- The hope of Persia, and the very legs
- Whereon our State doth lean as on a staff,
- That holds us up, and foils our neighbour foes:
- Thou shall be leader of this thousand horse,
- Whose foaming gall with rage and high disdain
- Have sworn the death of wicked Tamburlaine.
- Go frowning forth; but come thou smiling home,
- As did sir Pairs with the Grecian dame;
- Return with speed—time passeth swift away;
- Our life is frail, and we may die to-day.
- Before the moon renew her borrowed light,
- Doubt not, my Lord and gracious Sovereign,
- But Tamburlaine and that Tartarian rout,
- Shall either perish by our warlike hands,
- Or plead for mercy at your Highness' feet.
- Go, stout Theridamas, thy words are swords,
- And with thy looks thou conquerest all thy foes;
- I long to see thee back return from thence,
- That I may view these milk-white steeds of mine
- All loaden with the heads of killed men,
- And from their knees e'en to their hoofs below
- Besmeared with blood that makes a dainty show.
- Then now, my Lord, I humbly take my leave.
- Theridamas, farewell! ten thousand times.
- Ah, Menaphon, why stay'st thou thus behind,
- When other men press forward for renown?
- Go, Menaphon, go into Scythia;
- And foot by foot follow Theridamas.
- Nay, pray you let him stay; a greater [task]
- Fits Menaphon than warring with a thief:
- Create him Prorex of all Africa,
- That he may win the Babylonians' hearts
- Which will revolt from Persian government,
- Unless they have a wiser king than you.
- “Unless they have a wiser king than you.”
- These are his words; Meander, set them down.
- And add this to them—that all Asia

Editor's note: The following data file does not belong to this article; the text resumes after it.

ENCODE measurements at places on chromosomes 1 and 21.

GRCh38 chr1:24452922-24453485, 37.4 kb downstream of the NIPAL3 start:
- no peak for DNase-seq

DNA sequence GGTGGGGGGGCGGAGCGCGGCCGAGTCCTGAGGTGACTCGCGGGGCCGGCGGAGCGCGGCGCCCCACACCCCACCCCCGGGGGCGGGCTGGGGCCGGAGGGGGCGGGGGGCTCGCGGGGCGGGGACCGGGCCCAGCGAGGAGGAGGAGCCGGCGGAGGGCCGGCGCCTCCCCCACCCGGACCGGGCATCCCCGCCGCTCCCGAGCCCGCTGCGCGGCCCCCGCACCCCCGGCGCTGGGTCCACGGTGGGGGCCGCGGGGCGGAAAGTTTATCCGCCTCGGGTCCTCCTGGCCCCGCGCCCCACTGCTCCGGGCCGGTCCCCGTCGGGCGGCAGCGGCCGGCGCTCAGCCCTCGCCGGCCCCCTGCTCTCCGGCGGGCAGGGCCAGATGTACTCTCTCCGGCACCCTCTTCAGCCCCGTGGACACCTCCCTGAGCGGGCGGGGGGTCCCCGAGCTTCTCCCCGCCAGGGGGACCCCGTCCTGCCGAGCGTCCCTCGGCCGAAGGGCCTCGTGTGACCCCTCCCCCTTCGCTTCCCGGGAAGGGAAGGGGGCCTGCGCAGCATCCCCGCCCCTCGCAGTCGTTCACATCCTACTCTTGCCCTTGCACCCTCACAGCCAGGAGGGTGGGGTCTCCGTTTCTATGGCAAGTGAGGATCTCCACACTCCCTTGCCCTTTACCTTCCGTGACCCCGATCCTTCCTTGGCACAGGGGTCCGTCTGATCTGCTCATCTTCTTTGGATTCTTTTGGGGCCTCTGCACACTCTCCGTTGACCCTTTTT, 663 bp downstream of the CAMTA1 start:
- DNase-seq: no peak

- Laments to see the folly of their king.
- Well, here I swear by this my royal seat,—
- You may do well to kiss it then.
- Embossed with silk as best beseems my state,
- To be revenged for these contemptuous words.
- Oh, where is duty and allegiance now?
- Fled to the Caspian or the Ocean main?
- What shall I call thee? brother?—no, a foe;
- Monster of nature!—Shame unto thy stock
- That dar'st presume thy sovereign for to mock!
- Meander, come: I am abused, Meander.
- All go out butCosroeandMenaphon.
- How now, my Lord? What, mated and amazed
- To hear the king thus threaten like himself!
- Ah, Menaphon, I pass not for his threats;
- The plot is laid by Persian noblemen
- And captains of the Median garrisons
- To crown me emperor of Asia:
- But this it is that doth excruciate
- The very substance of my vexéd soul—
- To see our neighbours that were wont to quake
- And tremble at the Persian monarch's name,
- Now sit and laugh our regiment to scorn;
- And that which might resolve me into tears,
- Men from the farthest equinoctial line
- Have swarmed in troops into the Eastern India,
- Lading their ships with gold and precious stones,
- And made their spoils from all our provinces.
- This should entreat your highness to rejoice,